On January 30 and 31, 2004 Michael Tilson Thomas will lead the New World players in the "Symphony No.5" of Gustav Mahler - part of a continuing cycle of that composer's symphonies. The San Francisco Symphony has issued a new Tilson Thomas recording of Mahler's "Symphony No.3" (www.sfsymphony.org). Again Tilson Thomas's deep affinity for this composer's music comes to the fore. All of the joy and struggle of this unique work is brilliantly delineated. Mezzo-soprano Michelle DeYoung contributes a dusky voiced solo. The children's choir sings the fifth movement with vigor. The clarity and precision of the San Francisco Symphony's playing is astonishing. As a bonus, DeYoung sings a deeply moving account of Mahler's "Kindertotenlieder"-a worthy release and a fine preview of future Mahler performances. 

The Scottish conductor Donald Runnicles has been a frequent guest conductor with the NWS. New York's Orchestra of St. Luke's, of which Runnicles is principal conductor, has launched its new label with an exceptional Mozart cd (www.orchestraofstlukes.org). The "Symphony No.39 in E -flat Major," K.543 and "Symphony No.41 in C Major," K.551 ("Jupiter") are given eloquent, sparkling performances. Runnicles combines the best aspects of the early music movement with old fashioned great orchestral playing to produce performances that make one hear new instrumental subtleties in thrice familiar music. Here is great music making by an important contemporary conductor!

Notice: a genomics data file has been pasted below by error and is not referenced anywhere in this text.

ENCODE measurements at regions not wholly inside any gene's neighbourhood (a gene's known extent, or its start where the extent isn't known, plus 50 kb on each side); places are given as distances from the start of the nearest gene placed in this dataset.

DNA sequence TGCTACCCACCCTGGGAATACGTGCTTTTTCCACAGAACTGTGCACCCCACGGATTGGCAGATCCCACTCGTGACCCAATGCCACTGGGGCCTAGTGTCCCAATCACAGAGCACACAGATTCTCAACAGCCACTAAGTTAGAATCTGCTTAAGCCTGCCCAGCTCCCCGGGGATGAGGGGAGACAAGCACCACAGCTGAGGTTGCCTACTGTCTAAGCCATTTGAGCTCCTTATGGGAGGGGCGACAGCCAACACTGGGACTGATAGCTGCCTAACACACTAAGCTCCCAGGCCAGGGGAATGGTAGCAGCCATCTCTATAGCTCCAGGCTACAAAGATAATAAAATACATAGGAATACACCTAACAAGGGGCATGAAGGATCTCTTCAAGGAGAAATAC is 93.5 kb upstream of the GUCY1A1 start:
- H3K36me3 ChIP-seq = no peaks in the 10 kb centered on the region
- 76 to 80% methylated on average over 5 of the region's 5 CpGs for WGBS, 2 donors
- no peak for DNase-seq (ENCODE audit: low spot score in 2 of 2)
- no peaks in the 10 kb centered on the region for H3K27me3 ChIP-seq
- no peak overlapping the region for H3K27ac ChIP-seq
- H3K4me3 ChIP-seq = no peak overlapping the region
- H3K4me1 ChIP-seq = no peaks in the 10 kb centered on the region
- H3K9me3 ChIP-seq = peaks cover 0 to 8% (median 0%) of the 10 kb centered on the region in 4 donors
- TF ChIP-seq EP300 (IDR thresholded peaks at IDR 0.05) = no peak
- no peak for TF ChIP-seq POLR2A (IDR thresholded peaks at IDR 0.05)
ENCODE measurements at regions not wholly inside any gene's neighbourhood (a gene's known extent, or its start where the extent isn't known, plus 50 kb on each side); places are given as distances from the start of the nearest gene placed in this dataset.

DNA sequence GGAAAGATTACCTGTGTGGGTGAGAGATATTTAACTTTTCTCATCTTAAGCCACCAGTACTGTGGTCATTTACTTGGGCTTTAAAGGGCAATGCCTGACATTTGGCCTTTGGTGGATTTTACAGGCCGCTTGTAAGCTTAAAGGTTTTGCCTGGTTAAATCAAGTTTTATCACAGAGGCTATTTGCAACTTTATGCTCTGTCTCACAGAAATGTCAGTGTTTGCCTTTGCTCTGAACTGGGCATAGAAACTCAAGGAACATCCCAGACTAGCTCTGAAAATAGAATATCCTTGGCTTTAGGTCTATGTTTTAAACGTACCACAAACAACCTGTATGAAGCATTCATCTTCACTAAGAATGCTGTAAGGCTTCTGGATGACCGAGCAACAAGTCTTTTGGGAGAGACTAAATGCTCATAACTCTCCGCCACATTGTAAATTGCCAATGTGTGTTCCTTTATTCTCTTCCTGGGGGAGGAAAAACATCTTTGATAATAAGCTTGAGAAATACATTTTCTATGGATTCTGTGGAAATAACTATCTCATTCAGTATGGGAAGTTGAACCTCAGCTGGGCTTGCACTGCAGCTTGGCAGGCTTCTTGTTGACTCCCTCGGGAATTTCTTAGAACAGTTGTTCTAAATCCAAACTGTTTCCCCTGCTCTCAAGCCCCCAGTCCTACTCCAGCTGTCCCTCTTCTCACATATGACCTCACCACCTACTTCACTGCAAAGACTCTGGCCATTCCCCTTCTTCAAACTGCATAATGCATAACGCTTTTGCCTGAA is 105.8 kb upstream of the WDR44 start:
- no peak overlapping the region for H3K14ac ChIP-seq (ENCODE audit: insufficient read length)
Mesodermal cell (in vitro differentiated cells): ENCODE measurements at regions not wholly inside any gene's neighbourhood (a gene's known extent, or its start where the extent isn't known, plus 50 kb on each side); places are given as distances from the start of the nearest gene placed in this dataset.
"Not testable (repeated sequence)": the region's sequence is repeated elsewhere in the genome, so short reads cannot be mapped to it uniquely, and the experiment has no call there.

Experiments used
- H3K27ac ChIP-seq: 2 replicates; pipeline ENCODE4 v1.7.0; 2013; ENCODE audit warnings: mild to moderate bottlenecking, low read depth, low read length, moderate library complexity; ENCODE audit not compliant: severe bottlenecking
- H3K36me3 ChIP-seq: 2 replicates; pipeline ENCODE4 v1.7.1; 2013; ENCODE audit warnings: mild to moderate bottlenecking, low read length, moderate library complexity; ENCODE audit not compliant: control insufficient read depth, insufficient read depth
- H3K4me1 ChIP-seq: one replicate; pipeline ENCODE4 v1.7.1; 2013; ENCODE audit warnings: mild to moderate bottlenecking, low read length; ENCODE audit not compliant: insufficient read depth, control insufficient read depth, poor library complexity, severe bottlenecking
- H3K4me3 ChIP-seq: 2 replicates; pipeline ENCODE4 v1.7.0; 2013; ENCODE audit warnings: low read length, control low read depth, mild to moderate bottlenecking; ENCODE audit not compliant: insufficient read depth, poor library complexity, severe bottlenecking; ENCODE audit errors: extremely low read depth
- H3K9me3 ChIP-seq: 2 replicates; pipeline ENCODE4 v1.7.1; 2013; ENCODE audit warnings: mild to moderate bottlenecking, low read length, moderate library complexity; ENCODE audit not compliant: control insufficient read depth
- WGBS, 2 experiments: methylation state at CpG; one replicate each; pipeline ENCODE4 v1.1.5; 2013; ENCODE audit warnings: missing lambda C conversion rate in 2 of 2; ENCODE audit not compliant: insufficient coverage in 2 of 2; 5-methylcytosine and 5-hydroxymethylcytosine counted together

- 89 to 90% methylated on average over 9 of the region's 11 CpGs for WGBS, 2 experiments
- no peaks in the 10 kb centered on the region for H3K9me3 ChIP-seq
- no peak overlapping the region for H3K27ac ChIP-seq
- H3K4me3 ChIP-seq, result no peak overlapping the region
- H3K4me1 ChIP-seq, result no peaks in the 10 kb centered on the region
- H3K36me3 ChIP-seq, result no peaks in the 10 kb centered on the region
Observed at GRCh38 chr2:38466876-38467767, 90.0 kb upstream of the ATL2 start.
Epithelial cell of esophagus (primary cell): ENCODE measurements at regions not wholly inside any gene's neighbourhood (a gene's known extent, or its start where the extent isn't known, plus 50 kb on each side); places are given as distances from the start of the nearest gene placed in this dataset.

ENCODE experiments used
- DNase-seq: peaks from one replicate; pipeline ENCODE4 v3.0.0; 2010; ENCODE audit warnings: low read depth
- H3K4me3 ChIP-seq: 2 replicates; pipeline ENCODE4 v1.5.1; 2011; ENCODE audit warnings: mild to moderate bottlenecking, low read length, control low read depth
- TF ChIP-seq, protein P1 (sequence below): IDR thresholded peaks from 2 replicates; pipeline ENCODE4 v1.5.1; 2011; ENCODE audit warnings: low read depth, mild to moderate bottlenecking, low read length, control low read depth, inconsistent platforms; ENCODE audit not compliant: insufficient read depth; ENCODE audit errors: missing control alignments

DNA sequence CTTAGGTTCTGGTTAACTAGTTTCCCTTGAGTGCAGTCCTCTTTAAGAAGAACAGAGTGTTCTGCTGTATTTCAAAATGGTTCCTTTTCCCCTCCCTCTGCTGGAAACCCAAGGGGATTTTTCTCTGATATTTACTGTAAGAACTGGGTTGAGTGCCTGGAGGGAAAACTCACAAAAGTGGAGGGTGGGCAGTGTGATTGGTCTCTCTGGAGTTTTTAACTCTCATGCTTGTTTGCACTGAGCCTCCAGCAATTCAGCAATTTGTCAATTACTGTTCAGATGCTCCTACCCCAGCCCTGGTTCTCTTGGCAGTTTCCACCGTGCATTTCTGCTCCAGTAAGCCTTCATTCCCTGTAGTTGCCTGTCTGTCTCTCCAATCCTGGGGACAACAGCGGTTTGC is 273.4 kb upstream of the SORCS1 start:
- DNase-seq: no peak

With the demise of the Florida Philharmonic, Naxos has released a cd of music by Leonard Bernstein recorded at the Broward Center in May, 2001 (www.naxos.com). James Judd seemed to have a natural affinity for the brash, jazzy character of Bernstein's music. The "Candide Overture" is delivered with brio and pizzazz. The Symphonic Dances from "West Side Story" crackle with jazz inflected brilliance. Both the dissonance and nostalgia of Bernstein's "Symphony No.2" ("Age of Anxiety") are given their full measure. Jean Louis Steuerman is the virtuoso piano soloist in the symphony. The rich toned string playing, lightness of the winds, and brilliant brass and percussion riffs captured on this disc are a testament to Judd's achievement with the orchestra - a worthy memento! 

What recordings do best is freeze a musical moment in time. This new crop of releases brings remembrances of great things past and a tantalizing preview of exciting music making to come.